Your Swimming Pool Warranty is Important

Sep 04, 2015

Understanding your pool warranty is an important part of the pool buying process, particularly if you’re deciding between a concrete and a fibreglass pool.

How do concrete and fibreglass pool warranties differ?
The truth is, every pool warranty differs. This is especially true when looking for differences between fibreglass and concrete pools.

Concrete pool warranties
For the most part, concrete pools are covered by the relevant State Statutory warranty period, that is, provided a licensed pool builder has built your pool. The cover varies from state to state (generally 7 years) and is only valid if you have a signed contract with your builder. Often no additional warranty may be offered beyond this; although, you should ask your builder what protection you will be given should something go wrong with your pool.

Fibreglass pool warranties
Similar to Concrete pool warranties, fibreglass pools are covered by the Statutory Warranty requirements (provided you have a contract with a licensed builder). However, many reputable fibreglass pool companies offer a structural warranty as well. These vary from company to company. Ask your builder for a copy of the warranty, and compare this with other companies.

At Narellan Pools we offer an additional 25-year warranty on all of our fibreglass pools. Each of our pools are individually microchipped, meaning that if in the unlikely event you have a problem with your pool, we can track it back to the manufacturing floor! Right down to the specific day and time your pool was manufactured, which gel coats were used and which staff members were involved. We do this because we are confident in both our manufacturing process and our people. We value our clients; in the unlikely event there was a problem with your pool, we want to understand and resolve it.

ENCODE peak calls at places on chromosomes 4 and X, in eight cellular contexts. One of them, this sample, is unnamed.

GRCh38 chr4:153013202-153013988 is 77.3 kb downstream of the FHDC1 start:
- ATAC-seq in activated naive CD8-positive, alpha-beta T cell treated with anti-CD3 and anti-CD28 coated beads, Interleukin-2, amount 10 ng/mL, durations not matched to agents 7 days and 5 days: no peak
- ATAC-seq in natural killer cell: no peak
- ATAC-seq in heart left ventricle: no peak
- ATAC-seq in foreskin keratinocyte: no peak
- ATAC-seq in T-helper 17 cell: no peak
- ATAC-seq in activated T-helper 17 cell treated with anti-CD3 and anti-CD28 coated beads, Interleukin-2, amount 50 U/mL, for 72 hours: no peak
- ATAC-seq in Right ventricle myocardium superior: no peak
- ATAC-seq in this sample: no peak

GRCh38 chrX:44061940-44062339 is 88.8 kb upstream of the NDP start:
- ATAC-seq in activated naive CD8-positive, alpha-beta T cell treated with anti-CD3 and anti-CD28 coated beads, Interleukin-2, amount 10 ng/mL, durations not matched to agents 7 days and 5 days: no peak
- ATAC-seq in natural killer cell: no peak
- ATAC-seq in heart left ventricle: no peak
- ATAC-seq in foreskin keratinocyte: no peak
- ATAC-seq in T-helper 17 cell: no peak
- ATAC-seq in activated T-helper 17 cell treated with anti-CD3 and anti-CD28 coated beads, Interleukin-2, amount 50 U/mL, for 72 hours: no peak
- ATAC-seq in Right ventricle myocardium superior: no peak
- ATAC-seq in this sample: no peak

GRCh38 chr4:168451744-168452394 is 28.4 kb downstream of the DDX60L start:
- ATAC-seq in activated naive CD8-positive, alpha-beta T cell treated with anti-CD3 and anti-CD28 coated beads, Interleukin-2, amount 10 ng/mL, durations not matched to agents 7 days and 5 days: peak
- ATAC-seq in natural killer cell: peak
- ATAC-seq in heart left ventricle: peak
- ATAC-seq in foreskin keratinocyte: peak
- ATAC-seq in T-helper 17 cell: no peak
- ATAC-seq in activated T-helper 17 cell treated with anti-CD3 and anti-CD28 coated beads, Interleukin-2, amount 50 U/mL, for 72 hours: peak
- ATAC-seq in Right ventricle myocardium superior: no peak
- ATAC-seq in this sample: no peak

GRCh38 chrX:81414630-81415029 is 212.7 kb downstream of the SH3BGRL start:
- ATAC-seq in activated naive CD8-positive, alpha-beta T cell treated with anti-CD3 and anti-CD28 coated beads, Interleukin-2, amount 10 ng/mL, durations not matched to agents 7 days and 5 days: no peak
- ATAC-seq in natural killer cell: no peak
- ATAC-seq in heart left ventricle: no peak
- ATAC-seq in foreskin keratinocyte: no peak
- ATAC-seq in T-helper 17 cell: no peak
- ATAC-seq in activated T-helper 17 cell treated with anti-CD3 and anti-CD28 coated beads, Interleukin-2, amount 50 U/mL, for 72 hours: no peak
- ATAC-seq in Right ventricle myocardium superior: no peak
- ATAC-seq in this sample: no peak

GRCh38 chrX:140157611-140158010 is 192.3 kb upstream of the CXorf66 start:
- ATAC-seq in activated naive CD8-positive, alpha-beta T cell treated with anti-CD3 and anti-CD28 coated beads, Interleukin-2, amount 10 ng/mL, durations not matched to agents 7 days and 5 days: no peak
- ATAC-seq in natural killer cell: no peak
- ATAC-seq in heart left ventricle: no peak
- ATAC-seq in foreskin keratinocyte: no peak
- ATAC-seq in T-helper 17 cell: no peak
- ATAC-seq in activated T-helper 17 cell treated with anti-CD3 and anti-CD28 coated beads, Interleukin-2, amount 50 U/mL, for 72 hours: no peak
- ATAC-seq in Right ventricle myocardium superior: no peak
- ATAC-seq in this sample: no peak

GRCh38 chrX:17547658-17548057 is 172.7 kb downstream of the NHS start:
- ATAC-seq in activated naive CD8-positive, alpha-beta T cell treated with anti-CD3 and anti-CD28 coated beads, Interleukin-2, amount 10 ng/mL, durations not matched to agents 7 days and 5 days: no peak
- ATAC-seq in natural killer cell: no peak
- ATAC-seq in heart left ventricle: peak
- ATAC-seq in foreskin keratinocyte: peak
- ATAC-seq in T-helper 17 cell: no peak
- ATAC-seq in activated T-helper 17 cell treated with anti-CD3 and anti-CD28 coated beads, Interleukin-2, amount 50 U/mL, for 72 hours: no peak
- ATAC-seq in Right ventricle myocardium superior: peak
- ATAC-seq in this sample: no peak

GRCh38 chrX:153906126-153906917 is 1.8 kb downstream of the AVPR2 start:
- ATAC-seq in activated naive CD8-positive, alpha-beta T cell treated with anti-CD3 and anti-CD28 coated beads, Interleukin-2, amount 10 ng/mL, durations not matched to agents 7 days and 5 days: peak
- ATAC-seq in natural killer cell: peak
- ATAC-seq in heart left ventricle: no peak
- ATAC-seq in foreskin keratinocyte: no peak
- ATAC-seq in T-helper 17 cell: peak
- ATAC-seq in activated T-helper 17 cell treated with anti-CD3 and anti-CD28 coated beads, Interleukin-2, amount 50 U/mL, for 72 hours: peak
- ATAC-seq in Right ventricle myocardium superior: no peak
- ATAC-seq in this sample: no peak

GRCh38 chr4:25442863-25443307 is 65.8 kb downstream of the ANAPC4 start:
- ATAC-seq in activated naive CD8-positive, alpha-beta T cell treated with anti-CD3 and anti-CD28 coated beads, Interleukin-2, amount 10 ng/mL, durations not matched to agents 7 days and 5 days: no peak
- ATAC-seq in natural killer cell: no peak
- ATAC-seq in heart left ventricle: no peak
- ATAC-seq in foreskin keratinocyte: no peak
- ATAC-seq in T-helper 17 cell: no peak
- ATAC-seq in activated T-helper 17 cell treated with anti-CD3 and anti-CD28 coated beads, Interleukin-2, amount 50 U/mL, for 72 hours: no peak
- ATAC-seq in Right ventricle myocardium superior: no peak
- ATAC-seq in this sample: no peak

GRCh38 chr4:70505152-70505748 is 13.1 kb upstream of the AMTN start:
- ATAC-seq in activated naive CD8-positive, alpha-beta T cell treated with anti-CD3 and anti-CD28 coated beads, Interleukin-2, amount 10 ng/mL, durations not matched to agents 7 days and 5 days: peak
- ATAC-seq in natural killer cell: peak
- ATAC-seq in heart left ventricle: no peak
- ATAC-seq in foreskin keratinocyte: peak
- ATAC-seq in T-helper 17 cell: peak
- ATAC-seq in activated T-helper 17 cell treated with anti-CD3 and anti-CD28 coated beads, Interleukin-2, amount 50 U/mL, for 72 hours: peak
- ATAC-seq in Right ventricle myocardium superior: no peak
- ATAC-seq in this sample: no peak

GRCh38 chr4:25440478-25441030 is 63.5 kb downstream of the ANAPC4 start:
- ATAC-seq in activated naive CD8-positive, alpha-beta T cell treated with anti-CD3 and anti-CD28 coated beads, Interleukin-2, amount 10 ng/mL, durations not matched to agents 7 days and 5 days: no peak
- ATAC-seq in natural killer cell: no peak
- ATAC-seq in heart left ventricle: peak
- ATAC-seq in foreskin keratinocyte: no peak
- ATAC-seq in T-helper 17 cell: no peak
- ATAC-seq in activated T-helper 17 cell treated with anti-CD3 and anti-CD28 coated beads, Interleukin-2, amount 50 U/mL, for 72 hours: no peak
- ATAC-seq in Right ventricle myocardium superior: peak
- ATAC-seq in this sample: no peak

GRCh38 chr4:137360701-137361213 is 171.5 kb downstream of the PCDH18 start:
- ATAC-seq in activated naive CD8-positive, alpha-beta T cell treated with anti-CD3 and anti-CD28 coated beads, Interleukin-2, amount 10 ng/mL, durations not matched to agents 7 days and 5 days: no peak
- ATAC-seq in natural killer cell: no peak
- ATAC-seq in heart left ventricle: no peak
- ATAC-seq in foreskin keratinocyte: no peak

What should you look for in a pool warranty?
Whilst some warranties from other fibreglass pool manufacturers might look attractive, it’s important to watch out for exclusions. Ask your builder for the Terms and Conditions of the warranty. You should also visit the pool company’s website and read the fine print carefully. Some exclusions can render your warranty null and void, so it’s very important you do your due diligence carefully.

What should you do if you have a problem with your pool?
1. Firstly, you should speak with your builder. A pool professional will usually work with you to help resolve the problem. 2. If you are experiencing difficulty with your builder, contact the Fair Trading authority in your state and seek advice. It may be a simple problem that can be solved through an independent third party 3. If the issue cannot be resolved easily, your State Authority may recommend a tribunal hearing to have your matter heard.

How can I avoid problems with my pool.
First and foremost, always use a reputable builder. Seek advice from friends, neighbours and relatives when selecting a builder. More importantly, make sure you understand your contract, warranty and any exclusions before agreeing to any works.

Then, once your pool has been installed, make sure you maintain it properly. All professional pool builders should do a comprehensive handover of your pool. In fact, it’s actually an obligation under the Australian standard for fibreglass pools for, known as AS/NZS1839.

The most common failing we see is that even professional pool shops don’t always maintain a pool in accordance with the manufacturer and pool builder’s requirements. Water and chemical balance is especially important, so read your pool owners manual carefully and pass on this information to whoever is maintaining your pool.

Finally, keep a logbook. You can refute any claims about how your pool has been maintained if you have evidence it was cared for properly.

If you have any further questions about pool warranties, please visit our Facebook page and ask our friendly client service team. We will respond to your query quickly!

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